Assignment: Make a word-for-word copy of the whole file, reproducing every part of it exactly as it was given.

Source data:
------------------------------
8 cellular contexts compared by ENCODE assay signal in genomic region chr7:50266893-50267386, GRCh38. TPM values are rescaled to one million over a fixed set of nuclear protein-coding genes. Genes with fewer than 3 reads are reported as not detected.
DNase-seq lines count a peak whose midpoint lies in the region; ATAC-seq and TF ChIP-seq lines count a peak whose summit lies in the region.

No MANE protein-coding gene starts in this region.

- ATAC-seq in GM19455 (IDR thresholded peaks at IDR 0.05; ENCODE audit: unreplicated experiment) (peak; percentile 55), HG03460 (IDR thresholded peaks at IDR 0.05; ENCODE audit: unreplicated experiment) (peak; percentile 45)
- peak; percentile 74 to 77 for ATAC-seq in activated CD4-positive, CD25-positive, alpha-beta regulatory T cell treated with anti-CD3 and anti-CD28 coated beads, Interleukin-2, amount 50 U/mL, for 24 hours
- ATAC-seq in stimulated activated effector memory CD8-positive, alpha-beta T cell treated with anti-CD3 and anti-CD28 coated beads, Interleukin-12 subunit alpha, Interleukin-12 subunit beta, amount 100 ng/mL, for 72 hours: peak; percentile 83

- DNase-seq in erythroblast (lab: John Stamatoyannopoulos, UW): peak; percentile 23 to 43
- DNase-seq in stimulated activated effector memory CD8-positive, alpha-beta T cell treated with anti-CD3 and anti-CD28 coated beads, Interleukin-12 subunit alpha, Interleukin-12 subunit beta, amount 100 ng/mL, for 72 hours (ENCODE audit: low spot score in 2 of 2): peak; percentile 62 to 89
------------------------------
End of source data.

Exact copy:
8 cellular contexts compared by ENCODE assay signal in genomic region chr7:50266893-50267386, GRCh38. TPM values are rescaled to one million over a fixed set of nuclear protein-coding genes. Genes with fewer than 3 reads are reported as not detected.
DNase-seq lines count a peak whose midpoint lies in the region; ATAC-seq and TF ChIP-seq lines count a peak whose summit lies in the region.

No MANE protein-coding gene starts in this region.

- ATAC-seq in GM19455 (IDR thresholded peaks at IDR 0.05; ENCODE audit: unreplicated experiment) (peak; percentile 55), HG03460 (IDR thresholded peaks at IDR 0.05; ENCODE audit: unreplicated experiment) (peak; percentile 45)
- peak; percentile 74 to 77 for ATAC-seq in activated CD4-positive, CD25-positive, alpha-beta regulatory T cell treated with anti-CD3 and anti-CD28 coated beads, Interleukin-2, amount 50 U/mL, for 24 hours
- ATAC-seq in stimulated activated effector memory CD8-positive, alpha-beta T cell treated with anti-CD3 and anti-CD28 coated beads, Interleukin-12 subunit alpha, Interleukin-12 subunit beta, amount 100 ng/mL, for 72 hours: peak; percentile 83

- DNase-seq in erythroblast (lab: John Stamatoyannopoulos, UW): peak; percentile 23 to 43
- DNase-seq in stimulated activated effector memory CD8-positive, alpha-beta T cell treated with anti-CD3 and anti-CD28 coated beads, Interleukin-12 subunit alpha, Interleukin-12 subunit beta, amount 100 ng/mL, for 72 hours (ENCODE audit: low spot score in 2 of 2): peak; percentile 62 to 89